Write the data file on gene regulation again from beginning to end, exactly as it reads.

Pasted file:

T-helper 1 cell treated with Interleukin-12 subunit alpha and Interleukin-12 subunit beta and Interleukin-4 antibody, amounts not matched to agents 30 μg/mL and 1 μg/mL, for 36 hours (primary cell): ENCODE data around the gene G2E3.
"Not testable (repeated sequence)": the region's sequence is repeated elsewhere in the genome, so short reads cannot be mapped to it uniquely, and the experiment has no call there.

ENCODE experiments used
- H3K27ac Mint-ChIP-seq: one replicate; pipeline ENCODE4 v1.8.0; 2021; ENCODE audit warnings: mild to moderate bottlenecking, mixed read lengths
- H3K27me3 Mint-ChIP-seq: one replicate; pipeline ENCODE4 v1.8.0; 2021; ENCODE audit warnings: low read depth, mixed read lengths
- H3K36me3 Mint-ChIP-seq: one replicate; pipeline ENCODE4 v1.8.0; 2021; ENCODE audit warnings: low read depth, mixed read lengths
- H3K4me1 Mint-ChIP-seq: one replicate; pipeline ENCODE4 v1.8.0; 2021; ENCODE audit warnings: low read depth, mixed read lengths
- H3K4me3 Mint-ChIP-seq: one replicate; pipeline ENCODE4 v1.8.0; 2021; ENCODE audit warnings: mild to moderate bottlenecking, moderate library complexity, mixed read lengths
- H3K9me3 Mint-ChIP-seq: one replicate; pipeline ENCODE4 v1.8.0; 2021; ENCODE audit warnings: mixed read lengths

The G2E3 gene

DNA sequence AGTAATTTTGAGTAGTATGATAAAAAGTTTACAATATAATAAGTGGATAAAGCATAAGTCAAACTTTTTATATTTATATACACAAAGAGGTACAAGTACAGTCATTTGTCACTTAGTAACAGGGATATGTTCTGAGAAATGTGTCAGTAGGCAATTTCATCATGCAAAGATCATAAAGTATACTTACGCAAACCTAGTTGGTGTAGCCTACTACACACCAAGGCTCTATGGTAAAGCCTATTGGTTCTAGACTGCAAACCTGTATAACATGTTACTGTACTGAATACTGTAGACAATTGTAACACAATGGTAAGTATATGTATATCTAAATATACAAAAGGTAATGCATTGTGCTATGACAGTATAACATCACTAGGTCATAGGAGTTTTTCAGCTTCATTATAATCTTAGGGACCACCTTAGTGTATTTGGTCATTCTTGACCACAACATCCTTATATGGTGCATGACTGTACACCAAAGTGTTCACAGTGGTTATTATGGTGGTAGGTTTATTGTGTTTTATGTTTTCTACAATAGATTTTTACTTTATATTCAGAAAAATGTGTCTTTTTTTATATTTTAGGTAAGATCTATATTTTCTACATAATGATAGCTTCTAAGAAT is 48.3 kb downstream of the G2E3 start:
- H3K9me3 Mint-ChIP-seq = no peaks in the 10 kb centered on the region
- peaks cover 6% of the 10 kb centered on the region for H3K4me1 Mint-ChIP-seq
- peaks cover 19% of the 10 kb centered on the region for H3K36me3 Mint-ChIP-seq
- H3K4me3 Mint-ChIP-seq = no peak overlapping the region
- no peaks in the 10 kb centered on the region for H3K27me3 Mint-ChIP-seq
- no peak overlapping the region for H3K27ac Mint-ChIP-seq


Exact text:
T-helper 1 cell treated with Interleukin-12 subunit alpha and Interleukin-12 subunit beta and Interleukin-4 antibody, amounts not matched to agents 30 μg/mL and 1 μg/mL, for 36 hours (primary cell): ENCODE data around the gene G2E3.
"Not testable (repeated sequence)": the region's sequence is repeated elsewhere in the genome, so short reads cannot be mapped to it uniquely, and the experiment has no call there.

ENCODE experiments used
- H3K27ac Mint-ChIP-seq: one replicate; pipeline ENCODE4 v1.8.0; 2021; ENCODE audit warnings: mild to moderate bottlenecking, mixed read lengths
- H3K27me3 Mint-ChIP-seq: one replicate; pipeline ENCODE4 v1.8.0; 2021; ENCODE audit warnings: low read depth, mixed read lengths
- H3K36me3 Mint-ChIP-seq: one replicate; pipeline ENCODE4 v1.8.0; 2021; ENCODE audit warnings: low read depth, mixed read lengths
- H3K4me1 Mint-ChIP-seq: one replicate; pipeline ENCODE4 v1.8.0; 2021; ENCODE audit warnings: low read depth, mixed read lengths
- H3K4me3 Mint-ChIP-seq: one replicate; pipeline ENCODE4 v1.8.0; 2021; ENCODE audit warnings: mild to moderate bottlenecking, moderate library complexity, mixed read lengths
- H3K9me3 Mint-ChIP-seq: one replicate; pipeline ENCODE4 v1.8.0; 2021; ENCODE audit warnings: mixed read lengths

The G2E3 gene

DNA sequence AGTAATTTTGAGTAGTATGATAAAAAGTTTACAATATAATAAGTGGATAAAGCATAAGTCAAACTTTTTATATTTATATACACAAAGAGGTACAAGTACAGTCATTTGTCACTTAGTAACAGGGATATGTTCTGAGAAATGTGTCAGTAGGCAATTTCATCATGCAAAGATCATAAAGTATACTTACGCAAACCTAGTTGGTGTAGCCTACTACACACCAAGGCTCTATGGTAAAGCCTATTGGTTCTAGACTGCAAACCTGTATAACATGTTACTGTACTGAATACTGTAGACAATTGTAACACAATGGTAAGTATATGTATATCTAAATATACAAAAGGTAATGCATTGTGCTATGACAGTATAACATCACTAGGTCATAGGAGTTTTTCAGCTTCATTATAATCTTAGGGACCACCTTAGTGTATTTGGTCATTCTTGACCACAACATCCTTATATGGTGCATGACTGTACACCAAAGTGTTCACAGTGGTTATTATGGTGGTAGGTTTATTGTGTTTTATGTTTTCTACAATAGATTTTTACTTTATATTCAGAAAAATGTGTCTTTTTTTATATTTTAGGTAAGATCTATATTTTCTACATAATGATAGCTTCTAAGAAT is 48.3 kb downstream of the G2E3 start:
- H3K9me3 Mint-ChIP-seq = no peaks in the 10 kb centered on the region
- peaks cover 6% of the 10 kb centered on the region for H3K4me1 Mint-ChIP-seq
- peaks cover 19% of the 10 kb centered on the region for H3K36me3 Mint-ChIP-seq
- H3K4me3 Mint-ChIP-seq = no peak overlapping the region
- no peaks in the 10 kb centered on the region for H3K27me3 Mint-ChIP-seq
- no peak overlapping the region for H3K27ac Mint-ChIP-seq